As the pound sign begins to break out on forecourts around the country, the running sore over Shell’s long-standing ’cut-price’ strategy is also adding to the tension felt by retailers.

With price poles once again being the focus of the national media, retailers believe Shell’s cavalier approach to pricing is unnecessarily undermining their businesses.

Ron Haacke, general manager and director of Petrol Express, said: "Shell thinks it’s clever to give fuel away. As a company making the sort of profits it is at the wellhead, it cannot be concerned about its retail marketing division, because it’s not making any money at it. Shell is behaving the worst in the market - it’s a crazy strategy. Shell is strong in Watford, which is one of the cheapest areas in the country. What does that tell you? Years ago the industry used to complain about Jet and its cut-price strategy, but now Shell is the cut-price expert."

Another retailer calculated that Shell had been making just 0.5ppl on some sites. "How are you going to take all the costs out of that and make a profit?"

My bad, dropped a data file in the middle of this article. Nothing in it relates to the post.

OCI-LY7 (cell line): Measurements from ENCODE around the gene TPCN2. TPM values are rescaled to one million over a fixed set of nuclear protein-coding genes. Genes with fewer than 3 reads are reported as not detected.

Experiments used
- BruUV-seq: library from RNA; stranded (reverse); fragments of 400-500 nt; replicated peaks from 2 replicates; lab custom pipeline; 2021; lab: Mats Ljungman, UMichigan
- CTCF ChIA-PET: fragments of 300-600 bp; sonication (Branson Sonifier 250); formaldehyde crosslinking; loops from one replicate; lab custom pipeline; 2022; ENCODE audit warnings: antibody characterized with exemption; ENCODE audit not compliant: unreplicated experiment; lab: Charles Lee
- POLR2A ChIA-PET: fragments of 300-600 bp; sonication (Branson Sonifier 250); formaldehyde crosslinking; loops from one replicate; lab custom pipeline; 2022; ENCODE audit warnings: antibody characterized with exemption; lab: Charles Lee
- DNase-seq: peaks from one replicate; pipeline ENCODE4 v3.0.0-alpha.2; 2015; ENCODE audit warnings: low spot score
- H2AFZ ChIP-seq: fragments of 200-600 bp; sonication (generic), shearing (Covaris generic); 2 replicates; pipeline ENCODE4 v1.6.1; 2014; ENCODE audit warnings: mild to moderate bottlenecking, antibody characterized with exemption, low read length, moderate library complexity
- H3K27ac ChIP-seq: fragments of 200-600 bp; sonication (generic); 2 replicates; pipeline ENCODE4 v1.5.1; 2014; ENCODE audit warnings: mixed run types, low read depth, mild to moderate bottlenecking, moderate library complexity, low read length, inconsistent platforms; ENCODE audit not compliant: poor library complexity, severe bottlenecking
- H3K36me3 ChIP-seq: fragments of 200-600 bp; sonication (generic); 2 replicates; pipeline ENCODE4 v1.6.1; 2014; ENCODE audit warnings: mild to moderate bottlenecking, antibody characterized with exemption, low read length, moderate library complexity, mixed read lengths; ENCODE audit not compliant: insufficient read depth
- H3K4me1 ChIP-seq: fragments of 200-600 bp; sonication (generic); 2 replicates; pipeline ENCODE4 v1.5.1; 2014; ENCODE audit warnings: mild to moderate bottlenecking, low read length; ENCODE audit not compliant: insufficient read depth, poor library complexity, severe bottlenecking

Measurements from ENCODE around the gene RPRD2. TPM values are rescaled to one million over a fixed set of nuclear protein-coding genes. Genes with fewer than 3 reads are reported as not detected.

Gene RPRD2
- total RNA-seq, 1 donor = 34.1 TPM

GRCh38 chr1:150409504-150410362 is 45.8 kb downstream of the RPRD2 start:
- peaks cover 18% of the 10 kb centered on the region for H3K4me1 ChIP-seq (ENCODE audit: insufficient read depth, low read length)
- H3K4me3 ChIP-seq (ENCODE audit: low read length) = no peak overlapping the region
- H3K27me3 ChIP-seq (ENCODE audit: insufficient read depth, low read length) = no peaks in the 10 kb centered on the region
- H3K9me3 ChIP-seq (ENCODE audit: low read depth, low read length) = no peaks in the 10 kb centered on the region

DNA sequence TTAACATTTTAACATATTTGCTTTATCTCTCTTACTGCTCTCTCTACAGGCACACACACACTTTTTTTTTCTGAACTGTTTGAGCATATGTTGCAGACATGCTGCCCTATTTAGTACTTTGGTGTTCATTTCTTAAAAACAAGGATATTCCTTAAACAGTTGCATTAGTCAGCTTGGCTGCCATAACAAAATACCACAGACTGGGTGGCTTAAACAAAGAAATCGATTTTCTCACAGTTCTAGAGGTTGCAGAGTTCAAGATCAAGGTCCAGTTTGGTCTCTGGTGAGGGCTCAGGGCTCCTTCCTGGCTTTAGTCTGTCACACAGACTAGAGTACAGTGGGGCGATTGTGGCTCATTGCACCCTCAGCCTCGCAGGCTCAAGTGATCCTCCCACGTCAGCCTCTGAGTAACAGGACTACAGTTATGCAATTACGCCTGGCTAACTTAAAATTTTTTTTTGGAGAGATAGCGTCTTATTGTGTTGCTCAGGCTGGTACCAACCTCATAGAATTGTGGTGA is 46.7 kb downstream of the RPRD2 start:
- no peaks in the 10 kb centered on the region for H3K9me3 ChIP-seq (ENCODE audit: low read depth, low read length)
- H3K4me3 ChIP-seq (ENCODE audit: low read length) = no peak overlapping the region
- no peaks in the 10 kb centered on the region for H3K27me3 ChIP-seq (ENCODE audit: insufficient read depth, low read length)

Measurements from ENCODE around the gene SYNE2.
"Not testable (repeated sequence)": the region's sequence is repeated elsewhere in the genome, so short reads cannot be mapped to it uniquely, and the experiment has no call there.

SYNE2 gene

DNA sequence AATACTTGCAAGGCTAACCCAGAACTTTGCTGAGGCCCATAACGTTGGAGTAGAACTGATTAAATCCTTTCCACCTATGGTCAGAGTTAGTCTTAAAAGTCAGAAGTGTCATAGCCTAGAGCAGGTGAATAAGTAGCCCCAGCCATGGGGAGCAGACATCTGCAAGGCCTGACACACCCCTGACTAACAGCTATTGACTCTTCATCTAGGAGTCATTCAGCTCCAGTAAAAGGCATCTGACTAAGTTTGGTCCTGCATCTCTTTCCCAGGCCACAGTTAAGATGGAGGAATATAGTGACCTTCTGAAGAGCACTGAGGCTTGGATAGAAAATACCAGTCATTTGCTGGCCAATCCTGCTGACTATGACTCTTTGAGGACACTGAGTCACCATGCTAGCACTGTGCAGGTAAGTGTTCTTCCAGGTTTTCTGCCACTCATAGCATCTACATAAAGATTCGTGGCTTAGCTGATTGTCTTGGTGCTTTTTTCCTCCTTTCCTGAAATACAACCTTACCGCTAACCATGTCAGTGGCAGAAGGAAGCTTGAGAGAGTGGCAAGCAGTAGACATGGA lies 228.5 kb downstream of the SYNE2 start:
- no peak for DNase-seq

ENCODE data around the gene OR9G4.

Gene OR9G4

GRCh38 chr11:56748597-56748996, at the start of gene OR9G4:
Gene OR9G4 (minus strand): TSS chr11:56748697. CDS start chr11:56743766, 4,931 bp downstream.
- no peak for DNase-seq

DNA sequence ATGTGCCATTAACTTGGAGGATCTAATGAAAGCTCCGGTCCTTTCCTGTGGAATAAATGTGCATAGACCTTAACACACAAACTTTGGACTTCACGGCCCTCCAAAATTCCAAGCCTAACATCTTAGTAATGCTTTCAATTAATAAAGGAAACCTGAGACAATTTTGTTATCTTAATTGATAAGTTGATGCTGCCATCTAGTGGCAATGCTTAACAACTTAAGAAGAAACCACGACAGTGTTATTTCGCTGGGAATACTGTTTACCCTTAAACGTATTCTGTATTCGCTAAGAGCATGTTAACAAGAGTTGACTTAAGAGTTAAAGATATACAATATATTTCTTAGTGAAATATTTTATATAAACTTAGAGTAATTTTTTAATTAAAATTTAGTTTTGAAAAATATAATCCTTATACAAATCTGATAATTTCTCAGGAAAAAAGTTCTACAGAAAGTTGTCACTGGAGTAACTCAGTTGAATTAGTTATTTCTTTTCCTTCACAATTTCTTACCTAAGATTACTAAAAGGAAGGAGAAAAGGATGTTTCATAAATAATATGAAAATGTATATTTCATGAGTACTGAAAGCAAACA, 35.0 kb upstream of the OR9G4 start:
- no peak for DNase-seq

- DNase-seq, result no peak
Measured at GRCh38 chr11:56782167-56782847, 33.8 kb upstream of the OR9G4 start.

Another retailer said his fuel prices had been 1-2ppl adrift of Shell for three years, but for the past six months it had been 3ppl. "At the moment I would rather be closer to a Tesco supermarket than a traditional Shell forecourt."

In response a Shell spokesman said: "We believe we have a long-term sustainable business strategy based on our customer offer delivered on our company and dealer network. We remain committed to providing competitively-priced quality fuels in support of that strategy. Without doubt the current trading environment is proving challenging for us as the cost of product continues to escalate squeezing margin as it does. Like our dealers, we continue to look for the best way of managing the trade-off between price and volume in order to deliver acceptable returns for us and our retailers."